From what I can see, the recommendation there is to keep the arm higher for much longer than you recommend.

That video seems to me the one end of the spectrum, while on the other hand there seems Total Immersion, which seem to immediately cut down with the arm (from what I can see on the videos and the guys I know how practise it). It seems SwimSmooth takes a kind of middle position, right?

Regarding that Speedo video (I would guess the swimmer and the coach aren't complete idiots), from the SwimSmooth perspective, wouldn't one say that he puts on the breaks with his right arm, see around 0:45 - 1:10 in the video?

Intuitively, I would say that keeping the arm as high as possible is important for sprinting. Do you think there is such a relation? (So that Total Immersion, which seem to concentrate on long-distance swimming, can safely cut down quickly?)

Adam Young said...

Hi Oliver,

Interesting, I'd not seen that video before, yes he definitely drops the wrist and shows the palm forwards. You know a lot of elite swimmers do that sort of thing when they're doing slow technique demonstrations and once they're up to full speed they naturally disappear. It's actually the deliberate slowing down that introduces problems, which is one reason why we're not fans of deliberately dropping stroke rate for any swimmer - it tends to harm the catch.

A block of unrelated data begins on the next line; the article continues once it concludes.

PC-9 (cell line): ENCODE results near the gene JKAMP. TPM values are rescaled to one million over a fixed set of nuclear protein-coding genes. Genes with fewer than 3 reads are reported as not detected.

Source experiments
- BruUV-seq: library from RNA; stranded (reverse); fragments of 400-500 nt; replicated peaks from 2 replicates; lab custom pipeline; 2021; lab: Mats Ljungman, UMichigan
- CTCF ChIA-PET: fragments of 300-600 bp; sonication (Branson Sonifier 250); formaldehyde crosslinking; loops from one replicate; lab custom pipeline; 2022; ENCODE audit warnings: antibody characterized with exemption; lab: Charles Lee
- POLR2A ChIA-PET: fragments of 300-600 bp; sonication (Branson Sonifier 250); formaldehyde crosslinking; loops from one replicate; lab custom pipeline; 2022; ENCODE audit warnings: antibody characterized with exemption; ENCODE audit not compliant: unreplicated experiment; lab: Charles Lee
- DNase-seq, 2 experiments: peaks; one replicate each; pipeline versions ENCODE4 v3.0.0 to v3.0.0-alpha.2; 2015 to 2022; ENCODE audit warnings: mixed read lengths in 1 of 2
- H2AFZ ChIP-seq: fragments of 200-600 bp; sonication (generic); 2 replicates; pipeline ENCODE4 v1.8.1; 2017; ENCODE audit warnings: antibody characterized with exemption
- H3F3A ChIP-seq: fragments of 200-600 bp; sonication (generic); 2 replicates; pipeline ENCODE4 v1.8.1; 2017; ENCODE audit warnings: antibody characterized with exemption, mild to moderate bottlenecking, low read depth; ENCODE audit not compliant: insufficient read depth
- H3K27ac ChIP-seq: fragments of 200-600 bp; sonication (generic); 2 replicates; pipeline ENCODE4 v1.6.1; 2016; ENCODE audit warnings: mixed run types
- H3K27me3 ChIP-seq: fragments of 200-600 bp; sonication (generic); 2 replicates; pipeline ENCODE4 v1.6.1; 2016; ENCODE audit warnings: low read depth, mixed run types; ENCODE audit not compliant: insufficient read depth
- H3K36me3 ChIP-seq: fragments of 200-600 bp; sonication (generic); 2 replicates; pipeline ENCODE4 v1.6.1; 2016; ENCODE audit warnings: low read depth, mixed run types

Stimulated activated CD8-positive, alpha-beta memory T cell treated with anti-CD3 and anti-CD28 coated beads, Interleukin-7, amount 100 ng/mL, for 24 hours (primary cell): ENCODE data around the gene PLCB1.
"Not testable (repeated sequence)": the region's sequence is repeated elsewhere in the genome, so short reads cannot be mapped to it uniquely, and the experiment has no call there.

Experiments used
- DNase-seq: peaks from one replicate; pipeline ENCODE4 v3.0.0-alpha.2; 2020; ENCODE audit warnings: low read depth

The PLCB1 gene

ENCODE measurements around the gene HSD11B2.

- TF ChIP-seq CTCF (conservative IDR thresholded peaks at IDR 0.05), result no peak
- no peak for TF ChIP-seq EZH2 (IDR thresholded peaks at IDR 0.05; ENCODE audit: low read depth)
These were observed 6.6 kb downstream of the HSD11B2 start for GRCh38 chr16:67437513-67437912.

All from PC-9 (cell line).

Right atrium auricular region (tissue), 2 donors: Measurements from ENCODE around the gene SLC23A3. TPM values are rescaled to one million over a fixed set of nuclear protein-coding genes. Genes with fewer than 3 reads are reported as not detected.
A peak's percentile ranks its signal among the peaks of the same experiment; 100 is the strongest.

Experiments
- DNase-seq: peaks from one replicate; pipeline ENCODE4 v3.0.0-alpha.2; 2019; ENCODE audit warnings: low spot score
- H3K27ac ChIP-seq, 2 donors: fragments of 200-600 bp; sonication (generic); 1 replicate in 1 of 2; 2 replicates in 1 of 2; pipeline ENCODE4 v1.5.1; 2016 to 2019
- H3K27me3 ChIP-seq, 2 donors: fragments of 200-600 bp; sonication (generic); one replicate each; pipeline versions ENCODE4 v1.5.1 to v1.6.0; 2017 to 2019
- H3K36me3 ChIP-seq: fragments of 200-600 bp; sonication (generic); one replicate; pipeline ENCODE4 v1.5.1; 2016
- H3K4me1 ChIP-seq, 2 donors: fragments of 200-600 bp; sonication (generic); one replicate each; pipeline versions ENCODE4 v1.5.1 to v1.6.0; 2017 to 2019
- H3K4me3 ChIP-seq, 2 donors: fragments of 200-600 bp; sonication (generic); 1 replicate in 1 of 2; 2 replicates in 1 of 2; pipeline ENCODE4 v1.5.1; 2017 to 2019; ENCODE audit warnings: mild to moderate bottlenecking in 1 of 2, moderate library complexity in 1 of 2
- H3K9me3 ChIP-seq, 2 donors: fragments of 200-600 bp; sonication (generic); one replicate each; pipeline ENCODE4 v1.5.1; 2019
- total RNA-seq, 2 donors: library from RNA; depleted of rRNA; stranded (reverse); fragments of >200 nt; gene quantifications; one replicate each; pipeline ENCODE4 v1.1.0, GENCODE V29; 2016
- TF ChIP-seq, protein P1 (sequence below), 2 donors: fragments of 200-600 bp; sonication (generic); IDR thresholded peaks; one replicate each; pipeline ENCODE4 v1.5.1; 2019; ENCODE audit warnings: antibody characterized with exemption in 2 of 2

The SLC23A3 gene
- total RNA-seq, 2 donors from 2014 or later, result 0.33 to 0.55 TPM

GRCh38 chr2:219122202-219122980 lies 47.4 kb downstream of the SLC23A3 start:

To me the biggest flaw there is the fact that as he breathes the supporting arms presses down on the water and pulls through very straight, this is a symptom of unilateral breathing. Again this may improve at full speed.

With regards to speed vs. catch technique, no I think sprinters need to get into their catch v.quickly and so won't go too near the surface. Distance swimmers also tend to use a faster stroke rate (particularly in open water) and so don't go too high either. That leaves the middles distance guys (say 200-400m) which have the longest strokes of all accompanied by a uber-powerful kick to propel through the short gap between strokes.

HTH!

Adam

intradaylivetips said...

Huge pictures that approach now at the precise moment I know I am putting on the breaks and while trying to right that I was tiresome to hold correct at the plane being alert not to let my arm fall.